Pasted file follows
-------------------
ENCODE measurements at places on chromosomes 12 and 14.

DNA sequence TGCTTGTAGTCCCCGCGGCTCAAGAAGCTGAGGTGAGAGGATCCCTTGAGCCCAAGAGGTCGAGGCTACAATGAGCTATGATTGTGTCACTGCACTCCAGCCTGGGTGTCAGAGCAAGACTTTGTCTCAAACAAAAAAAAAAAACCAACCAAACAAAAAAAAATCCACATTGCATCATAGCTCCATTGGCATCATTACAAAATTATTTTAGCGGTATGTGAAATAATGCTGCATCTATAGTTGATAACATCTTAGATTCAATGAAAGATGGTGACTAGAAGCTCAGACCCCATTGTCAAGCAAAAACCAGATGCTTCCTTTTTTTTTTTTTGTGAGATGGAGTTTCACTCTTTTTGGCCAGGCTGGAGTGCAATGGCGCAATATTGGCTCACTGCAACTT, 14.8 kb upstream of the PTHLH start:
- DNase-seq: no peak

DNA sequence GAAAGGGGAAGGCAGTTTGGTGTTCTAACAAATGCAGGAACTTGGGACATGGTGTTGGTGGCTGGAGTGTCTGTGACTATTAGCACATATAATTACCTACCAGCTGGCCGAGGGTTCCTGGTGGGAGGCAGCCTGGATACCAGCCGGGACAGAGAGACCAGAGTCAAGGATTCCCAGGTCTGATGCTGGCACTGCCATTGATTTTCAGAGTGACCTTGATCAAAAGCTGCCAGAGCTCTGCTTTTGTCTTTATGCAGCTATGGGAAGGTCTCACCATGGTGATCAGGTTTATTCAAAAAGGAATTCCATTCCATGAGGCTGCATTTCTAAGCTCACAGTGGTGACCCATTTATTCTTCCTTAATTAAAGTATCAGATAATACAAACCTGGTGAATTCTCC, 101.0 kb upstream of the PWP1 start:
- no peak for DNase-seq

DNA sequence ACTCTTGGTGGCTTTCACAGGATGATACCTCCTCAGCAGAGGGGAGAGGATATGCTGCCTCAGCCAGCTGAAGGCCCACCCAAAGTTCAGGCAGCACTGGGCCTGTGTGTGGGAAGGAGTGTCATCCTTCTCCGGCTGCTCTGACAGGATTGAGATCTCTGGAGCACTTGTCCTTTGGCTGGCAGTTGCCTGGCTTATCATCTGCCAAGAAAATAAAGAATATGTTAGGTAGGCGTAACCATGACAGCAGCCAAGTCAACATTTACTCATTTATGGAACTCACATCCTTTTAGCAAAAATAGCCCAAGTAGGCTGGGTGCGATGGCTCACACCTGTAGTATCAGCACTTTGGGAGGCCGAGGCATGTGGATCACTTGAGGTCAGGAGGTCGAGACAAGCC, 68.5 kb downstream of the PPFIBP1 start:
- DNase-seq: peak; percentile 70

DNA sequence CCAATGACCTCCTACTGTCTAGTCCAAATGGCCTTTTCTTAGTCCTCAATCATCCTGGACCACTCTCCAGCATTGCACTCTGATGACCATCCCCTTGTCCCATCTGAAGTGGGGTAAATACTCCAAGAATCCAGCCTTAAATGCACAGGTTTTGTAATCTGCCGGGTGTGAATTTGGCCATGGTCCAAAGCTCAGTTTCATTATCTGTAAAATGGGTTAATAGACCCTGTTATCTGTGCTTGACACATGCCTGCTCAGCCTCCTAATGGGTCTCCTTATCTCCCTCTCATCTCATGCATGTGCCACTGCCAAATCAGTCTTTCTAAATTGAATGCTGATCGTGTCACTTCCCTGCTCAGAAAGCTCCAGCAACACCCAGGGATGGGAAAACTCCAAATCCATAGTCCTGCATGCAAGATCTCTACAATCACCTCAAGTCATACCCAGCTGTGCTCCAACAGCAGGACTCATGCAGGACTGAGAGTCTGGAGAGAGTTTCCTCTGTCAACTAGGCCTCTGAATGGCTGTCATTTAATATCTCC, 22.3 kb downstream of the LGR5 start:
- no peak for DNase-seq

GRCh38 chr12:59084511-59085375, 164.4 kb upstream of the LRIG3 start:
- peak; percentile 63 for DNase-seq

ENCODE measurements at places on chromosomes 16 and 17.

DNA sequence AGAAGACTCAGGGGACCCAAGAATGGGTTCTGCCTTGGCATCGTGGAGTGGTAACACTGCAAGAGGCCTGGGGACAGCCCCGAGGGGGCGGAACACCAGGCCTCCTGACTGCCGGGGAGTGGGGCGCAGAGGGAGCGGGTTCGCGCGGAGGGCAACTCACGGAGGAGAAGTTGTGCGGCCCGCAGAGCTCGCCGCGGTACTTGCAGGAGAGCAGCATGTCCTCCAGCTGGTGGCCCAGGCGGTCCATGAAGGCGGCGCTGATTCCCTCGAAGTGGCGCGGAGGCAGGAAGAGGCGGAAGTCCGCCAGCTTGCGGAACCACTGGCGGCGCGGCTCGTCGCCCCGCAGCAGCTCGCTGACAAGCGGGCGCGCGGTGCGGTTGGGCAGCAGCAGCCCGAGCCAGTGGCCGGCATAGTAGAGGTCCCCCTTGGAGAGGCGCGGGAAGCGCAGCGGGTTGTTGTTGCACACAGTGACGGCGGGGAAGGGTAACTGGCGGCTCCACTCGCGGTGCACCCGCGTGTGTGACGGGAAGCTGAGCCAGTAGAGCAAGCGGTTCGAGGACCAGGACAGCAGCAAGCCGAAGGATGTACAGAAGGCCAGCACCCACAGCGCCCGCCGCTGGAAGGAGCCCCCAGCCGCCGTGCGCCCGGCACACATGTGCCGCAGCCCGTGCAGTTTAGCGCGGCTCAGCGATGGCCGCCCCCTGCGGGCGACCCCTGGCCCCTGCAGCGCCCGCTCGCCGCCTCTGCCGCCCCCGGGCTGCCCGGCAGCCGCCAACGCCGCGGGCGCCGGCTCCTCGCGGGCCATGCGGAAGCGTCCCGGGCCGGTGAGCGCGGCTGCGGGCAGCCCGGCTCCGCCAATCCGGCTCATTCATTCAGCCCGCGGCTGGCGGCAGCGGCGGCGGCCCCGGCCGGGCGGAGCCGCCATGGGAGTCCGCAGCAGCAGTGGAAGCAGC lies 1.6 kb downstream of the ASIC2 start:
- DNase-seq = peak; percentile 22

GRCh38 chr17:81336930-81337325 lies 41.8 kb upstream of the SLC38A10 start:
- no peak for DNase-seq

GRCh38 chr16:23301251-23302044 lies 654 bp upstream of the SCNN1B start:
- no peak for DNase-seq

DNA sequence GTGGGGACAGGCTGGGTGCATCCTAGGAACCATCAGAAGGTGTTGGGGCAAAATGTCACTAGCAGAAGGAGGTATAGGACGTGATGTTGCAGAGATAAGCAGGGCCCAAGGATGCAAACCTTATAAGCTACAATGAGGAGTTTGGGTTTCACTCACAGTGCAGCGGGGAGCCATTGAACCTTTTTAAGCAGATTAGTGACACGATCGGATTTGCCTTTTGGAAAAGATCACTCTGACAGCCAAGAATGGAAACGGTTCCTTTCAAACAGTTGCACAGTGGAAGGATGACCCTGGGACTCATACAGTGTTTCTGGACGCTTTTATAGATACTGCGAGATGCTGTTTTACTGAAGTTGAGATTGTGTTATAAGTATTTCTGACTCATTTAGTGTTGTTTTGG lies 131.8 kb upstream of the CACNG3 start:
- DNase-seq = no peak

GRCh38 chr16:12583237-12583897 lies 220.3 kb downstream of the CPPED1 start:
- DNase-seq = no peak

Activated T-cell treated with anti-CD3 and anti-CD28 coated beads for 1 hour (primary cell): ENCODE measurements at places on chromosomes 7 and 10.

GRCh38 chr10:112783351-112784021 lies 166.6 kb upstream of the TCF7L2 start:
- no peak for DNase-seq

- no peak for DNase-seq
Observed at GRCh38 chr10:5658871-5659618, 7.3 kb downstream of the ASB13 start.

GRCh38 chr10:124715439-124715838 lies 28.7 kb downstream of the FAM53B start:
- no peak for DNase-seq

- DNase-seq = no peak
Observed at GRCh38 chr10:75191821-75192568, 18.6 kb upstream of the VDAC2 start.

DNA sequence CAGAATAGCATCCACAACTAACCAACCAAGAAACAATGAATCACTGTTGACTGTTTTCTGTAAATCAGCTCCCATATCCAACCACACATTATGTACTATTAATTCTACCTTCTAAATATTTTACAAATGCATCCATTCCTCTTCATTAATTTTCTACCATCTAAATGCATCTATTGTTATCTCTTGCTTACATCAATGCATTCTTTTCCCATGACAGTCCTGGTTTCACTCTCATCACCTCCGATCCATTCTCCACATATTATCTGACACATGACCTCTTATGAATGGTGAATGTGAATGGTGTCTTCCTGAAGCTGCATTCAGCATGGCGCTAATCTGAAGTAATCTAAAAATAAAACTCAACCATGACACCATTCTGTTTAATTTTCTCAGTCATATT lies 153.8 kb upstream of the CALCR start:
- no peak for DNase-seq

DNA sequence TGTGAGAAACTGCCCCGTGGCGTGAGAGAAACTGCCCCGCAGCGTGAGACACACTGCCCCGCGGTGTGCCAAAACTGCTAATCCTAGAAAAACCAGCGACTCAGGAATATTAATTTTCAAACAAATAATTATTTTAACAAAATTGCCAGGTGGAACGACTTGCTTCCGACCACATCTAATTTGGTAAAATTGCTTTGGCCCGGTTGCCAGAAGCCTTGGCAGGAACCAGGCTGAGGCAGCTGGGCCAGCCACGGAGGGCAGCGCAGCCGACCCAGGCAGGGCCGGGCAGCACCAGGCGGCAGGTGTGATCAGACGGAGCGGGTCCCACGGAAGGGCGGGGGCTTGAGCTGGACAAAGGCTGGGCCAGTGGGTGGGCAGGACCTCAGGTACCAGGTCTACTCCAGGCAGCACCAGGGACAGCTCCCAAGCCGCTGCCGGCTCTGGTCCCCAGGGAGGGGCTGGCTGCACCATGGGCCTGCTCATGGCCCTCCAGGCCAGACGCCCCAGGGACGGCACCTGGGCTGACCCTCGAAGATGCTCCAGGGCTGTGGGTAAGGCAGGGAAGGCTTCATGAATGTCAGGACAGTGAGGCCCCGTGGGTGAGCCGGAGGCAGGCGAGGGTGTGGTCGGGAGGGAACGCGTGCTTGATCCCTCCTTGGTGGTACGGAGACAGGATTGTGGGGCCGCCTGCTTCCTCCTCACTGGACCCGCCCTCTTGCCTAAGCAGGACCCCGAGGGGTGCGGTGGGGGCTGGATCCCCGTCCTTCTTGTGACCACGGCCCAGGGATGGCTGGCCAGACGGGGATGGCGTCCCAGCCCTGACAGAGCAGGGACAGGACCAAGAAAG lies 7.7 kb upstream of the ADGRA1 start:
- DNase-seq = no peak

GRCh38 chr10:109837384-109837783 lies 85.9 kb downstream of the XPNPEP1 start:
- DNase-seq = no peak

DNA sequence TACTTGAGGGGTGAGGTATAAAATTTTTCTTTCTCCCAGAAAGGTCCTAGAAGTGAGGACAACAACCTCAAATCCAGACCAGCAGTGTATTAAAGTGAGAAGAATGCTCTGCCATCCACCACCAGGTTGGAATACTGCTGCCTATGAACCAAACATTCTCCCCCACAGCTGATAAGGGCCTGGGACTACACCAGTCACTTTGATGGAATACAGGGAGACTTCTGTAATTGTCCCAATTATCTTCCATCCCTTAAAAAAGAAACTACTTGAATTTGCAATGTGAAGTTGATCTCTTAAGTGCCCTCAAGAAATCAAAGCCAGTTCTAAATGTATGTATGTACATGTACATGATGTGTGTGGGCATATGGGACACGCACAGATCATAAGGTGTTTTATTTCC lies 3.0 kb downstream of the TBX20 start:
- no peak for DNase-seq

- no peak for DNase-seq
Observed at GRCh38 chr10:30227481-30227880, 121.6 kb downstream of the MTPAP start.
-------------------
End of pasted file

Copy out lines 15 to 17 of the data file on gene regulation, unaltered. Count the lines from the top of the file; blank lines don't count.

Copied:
GRCh38 chr17:81336930-81337325 lies 41.8 kb upstream of the SLC38A10 start:
- no peak for DNase-seq

GRCh38 chr16:23301251-23302044 lies 654 bp upstream of the SCNN1B start: